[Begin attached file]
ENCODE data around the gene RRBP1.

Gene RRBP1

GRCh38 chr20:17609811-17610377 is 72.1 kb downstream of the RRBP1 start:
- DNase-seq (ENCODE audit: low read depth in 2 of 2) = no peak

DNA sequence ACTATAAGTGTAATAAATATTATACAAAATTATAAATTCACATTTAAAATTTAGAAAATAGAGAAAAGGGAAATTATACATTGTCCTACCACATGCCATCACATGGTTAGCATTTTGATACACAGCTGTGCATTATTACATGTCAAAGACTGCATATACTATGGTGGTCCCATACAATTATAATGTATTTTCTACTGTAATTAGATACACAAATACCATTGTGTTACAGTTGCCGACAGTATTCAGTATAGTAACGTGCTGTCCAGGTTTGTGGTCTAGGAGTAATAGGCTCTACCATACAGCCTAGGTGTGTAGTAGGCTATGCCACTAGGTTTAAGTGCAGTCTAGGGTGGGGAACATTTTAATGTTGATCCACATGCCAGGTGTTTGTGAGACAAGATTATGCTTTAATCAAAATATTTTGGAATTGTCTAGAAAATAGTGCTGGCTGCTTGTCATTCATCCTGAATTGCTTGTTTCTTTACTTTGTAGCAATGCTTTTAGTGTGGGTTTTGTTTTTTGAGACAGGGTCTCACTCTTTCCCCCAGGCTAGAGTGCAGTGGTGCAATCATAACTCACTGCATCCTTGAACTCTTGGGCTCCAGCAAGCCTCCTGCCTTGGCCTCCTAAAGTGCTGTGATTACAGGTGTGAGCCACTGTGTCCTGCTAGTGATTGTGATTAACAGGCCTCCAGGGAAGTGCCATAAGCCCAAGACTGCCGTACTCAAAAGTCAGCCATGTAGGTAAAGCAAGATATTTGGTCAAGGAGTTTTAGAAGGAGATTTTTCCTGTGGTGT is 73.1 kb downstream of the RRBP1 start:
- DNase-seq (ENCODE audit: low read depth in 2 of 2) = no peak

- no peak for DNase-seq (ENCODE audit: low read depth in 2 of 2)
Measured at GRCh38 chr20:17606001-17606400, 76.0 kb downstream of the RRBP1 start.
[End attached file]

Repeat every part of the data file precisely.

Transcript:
ENCODE data around the gene RRBP1.

Gene RRBP1

GRCh38 chr20:17609811-17610377 is 72.1 kb downstream of the RRBP1 start:
- DNase-seq (ENCODE audit: low read depth in 2 of 2) = no peak

DNA sequence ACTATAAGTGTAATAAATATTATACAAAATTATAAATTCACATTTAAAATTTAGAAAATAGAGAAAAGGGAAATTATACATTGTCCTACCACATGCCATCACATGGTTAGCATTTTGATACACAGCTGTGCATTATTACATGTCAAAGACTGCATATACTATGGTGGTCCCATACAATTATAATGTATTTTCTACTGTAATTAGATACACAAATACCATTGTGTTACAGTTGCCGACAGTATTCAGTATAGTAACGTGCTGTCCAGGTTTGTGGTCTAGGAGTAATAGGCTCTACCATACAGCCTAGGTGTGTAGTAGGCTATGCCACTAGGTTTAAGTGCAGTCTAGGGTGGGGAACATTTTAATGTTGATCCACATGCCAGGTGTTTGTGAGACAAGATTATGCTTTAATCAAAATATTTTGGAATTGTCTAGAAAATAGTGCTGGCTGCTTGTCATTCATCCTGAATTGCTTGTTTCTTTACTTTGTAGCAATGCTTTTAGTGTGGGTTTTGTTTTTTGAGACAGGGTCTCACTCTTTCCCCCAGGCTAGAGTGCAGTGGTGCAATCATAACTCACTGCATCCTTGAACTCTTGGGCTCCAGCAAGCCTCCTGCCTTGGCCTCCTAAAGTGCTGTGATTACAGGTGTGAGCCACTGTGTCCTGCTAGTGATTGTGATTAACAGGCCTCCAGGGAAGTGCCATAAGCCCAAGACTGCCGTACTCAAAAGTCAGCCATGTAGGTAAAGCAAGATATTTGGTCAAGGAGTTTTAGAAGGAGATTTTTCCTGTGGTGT is 73.1 kb downstream of the RRBP1 start:
- DNase-seq (ENCODE audit: low read depth in 2 of 2) = no peak

- no peak for DNase-seq (ENCODE audit: low read depth in 2 of 2)
Measured at GRCh38 chr20:17606001-17606400, 76.0 kb downstream of the RRBP1 start.